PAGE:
Raynaud’s can occur as a “primary” disease; that is, with no associated disorder. It can also occur as a “secondary” condition related to other diseases, such as scleroderma, lupus, and rheumatoid arthritis.
Approximately 5-10 percent of all Americans suffer from Raynaud’s, but only one out of ten sufferers seeks treatment. Both men and women suffer from Raynaud’s, but women are nine times more likely to be affected. Some researchers estimate as many as 20% of all women in their childbearing years have Raynaud’s.
Although it’s been over 100 years since Raynaud’s was recognized, little is still known about the condition, its cause, or its cure. The Raynaud’s Association seeks to raise awareness and understanding of this perplexing phenomenon.
In The News…
It’s always been a trade-off for Raynaud’s sufferers – style or warmth: Either you look fashionable and freeze your paws off, or you wrap your hands in thick, bulky mitts that make you look like Nanook of the North heading for the slopes. So we were really excited to discover these new gloves from UniqKnits™. […]
We don’t usually like to refer our readers to sites that are big on pop-up ads, referrals to fake news stories and are generally just traffic pages to be monetized, but this one had information that our members and followers tell us is of interest: Natural ways to improve blood circulation. Caveat: These suggestions are not […]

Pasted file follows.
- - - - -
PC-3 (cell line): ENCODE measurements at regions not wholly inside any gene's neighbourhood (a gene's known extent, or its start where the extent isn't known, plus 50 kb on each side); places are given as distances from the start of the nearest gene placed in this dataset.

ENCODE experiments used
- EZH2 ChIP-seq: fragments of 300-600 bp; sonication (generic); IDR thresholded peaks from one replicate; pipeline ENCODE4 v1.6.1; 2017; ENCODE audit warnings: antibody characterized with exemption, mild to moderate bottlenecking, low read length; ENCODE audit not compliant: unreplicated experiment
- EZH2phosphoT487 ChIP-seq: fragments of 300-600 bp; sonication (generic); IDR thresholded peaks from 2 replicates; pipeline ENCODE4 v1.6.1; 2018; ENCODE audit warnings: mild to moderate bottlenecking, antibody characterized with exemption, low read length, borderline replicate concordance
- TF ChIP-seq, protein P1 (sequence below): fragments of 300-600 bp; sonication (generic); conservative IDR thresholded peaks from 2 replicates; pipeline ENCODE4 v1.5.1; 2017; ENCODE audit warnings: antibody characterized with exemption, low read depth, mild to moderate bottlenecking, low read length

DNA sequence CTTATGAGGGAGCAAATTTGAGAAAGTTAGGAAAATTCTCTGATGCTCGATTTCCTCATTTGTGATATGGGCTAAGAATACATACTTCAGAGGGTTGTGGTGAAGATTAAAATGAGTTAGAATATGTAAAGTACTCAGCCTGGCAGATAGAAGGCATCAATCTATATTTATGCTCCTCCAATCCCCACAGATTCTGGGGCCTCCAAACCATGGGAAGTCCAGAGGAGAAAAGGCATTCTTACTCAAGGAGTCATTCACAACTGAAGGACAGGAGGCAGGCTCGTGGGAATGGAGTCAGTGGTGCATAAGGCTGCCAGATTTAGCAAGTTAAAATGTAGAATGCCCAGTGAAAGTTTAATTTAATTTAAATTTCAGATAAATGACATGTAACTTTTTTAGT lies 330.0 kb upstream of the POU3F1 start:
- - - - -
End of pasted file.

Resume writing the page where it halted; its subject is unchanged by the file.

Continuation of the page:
This past fall we introduced a new product in our Marketplace section: The G-Tech Hand Warmer – a portable warming pouch offering instant heat anytime, anywhere. The warmers were such a big hit that they sold out quickly (now back in stock!). We’re happy to report that the manufacturer has imbedded this awesome technology into a Heated […]
We’re always glad to see publications and organizations helping to get the word out about Raynaud’s, particularly as we’re entering peak season for the kind of cold, wet, windy weather that triggers attacks for most Frosties. This year it appears Raynaud’s is getting global attention! Here’s a sampling of the articles we’ve recently come across: Cold […]
We wanted to share this short, but informative video found on YouTube titled What Drugs Cause Raynaud’s? This is a subject not often covered by medical resources, so we were happy to see it given this entertaining treatment:
We found an article on Prevention’s web site that includes information that we contributed in 2009 to a book published by Rodale, Prevention’s parent company, called the Doctor’s Book on Home Remedies. The web article is dated 2014, so it’s good to see our efforts recycled! Two things covered by Prevention that aren’t commonly shared by doctors: First, […]
Well & Good, a publication in New Zealand, published an article in August titled How to Manage the Pain of Raynaud’s Disease. We’re always glad to see Raynaud’s in the press, and given the fact that this article was published during winter in that part of the world, this was very timely content for local Kiwis. […]